Lak, who is tall and lean, with brown hair and a garrulous personality, does not wrap his collection in pretensions or studied eccentricities. He is influenced by his own style of dress — a tendency to leave his coats unbuttoned, a fondness for layering sweaters atop shirts atop sweaters. Not only do trousers have cargo pockets, so does a slim skirt in silk gazar, because there "were girls in high school wearing these cargo pants and they were so cool," he said. "I wasn't a part of them in the '90s. But in my youth that was the coolest thing."

The showroom for Sies Marjan is the former Chado Ralph Rucci showroom. The furniture has changed and the books on the floor-to-ceiling shelves now reflect Lak's interests. But the architecture remains the same. The elevator opens onto a white foyer lined with framed prints. And a glass wall separates the showroom from the workroom where pattern makers, tailors and seamstresses stitch up frocks.

It is instructional to be so closely situated to the folks who actually make the clothes. Rucci, when he worked here, was very attuned to the craftsman's imprint on the garments — many of his clothes are hand-stitched or hand-painted. So it was only right to be able to put faces to that artistry.

To mark his return to fashion, Rucci took over a space on the far west side of the city. He turned it into his own art gallery, where his large-scale abstract paintings in black, white and gold hung on the walls behind his fashion.

The new collection is called RR331 — a combination of his initials and the many steps in a Japanese tea ceremony.

The room was filled with waiters passing champagne and hors d'oeuvres. Famous clients such as Martha Stewart brushed shoulders with museum curators, retailers, editors and young fashion aficionados who admire Rucci's skill and his willingness to engage with fashion on his own terms.

"This is who I am at 60 years old. I'm not a fashion designer. I'm not a furniture designer. I'm not a painter. I'm an artist," says Rucci, a muscular, dark-haired man who wears a uniform of a crisp dress shirts and black suits. Rucci has decided that he will not create the multitude of collections that the fashion industry now requires. There will be two collections a year. The cyclical demands, the corporate pressure, "I think it's taking so much happiness and joy out of fashion."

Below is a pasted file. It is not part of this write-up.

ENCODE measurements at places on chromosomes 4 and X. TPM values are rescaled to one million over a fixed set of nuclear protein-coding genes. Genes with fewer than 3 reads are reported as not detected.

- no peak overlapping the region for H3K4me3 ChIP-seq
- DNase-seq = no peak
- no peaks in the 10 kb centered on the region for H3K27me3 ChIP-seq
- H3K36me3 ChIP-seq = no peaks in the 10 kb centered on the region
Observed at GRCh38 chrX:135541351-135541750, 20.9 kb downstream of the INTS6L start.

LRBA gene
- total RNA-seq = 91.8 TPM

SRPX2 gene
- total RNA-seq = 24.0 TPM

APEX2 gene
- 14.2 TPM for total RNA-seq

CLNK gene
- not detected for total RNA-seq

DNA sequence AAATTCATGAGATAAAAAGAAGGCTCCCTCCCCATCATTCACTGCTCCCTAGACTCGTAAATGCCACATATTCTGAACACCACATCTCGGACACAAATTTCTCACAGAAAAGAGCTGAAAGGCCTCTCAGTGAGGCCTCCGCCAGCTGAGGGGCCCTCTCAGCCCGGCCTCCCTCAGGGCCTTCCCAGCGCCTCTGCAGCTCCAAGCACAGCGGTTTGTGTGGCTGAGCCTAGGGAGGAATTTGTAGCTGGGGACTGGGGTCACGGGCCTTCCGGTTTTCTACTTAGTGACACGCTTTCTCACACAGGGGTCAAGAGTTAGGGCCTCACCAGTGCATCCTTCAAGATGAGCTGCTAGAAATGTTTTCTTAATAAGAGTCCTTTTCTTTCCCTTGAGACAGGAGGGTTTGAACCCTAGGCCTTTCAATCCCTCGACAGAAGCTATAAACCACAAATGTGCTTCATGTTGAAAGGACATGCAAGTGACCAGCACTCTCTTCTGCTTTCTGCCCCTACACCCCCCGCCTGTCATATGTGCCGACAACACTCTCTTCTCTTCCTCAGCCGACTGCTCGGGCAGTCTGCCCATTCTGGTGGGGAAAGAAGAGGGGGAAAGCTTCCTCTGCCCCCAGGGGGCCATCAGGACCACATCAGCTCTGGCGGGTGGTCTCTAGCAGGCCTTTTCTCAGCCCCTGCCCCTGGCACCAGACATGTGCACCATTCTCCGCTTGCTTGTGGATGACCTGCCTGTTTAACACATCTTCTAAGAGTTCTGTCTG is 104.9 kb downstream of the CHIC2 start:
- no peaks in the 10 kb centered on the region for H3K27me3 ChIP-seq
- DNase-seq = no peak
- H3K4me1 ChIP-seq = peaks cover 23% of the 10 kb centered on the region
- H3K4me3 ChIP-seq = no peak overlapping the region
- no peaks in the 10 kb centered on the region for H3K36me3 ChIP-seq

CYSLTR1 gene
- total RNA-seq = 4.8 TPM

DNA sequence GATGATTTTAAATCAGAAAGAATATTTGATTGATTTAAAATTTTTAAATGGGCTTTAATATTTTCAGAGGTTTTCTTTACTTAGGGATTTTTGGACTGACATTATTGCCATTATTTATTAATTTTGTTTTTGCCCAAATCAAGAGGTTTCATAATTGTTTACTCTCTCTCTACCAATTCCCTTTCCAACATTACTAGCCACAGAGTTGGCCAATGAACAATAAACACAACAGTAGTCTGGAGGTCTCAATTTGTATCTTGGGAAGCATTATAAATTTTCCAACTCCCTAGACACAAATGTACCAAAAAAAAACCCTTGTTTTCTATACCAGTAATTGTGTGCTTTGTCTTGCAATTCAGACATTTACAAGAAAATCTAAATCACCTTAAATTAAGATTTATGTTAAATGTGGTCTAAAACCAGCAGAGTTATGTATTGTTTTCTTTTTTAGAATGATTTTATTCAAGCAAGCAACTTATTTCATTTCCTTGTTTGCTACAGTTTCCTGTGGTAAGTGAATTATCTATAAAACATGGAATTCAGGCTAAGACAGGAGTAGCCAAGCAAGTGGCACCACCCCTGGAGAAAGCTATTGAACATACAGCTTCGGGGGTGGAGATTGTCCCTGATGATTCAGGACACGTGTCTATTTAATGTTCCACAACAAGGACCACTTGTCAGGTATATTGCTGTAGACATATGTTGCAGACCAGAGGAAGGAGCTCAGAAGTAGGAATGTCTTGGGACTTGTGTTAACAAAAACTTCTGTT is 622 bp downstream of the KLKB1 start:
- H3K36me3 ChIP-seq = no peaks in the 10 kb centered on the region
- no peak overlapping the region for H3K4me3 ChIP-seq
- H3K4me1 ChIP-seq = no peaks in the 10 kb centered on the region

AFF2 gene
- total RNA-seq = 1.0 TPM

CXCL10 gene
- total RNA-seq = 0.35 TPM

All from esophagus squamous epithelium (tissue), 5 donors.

His clothes were displayed on mannequins: restrained black dresses with capelets of sable, a black taffeta gown with a billowing train, a black jumpsuit with a trim belt, fur coats that wrapped artfully around the torso and looked as light as a cloud. It was a beautiful collection displayed in a fully realized world that spoke intimately about the man who created it.

Both Lak and Rucci are trying to find their way in the fashion industry as it evolves at warp speed. Rucci has a great deal of experience, understands the demands of this new fashion industry. In recognizing what he is not, in rejecting the conventional wisdom, he has found who he is.

Lak has earned an extraordinary opportunity. For once, investors are looking to build a new brand rather than revive one that has become dormant. Lak is leaping into the future and finding that the only way forward is to trust his gut and avoid getting bogged down by what the system wants and when it wants it.

"Just make great clothes," he says. And that's what he has done. Retailers have responded enthusiastically and so have editors. "I find it amazing that my gut feeling has been right."

EARLIER: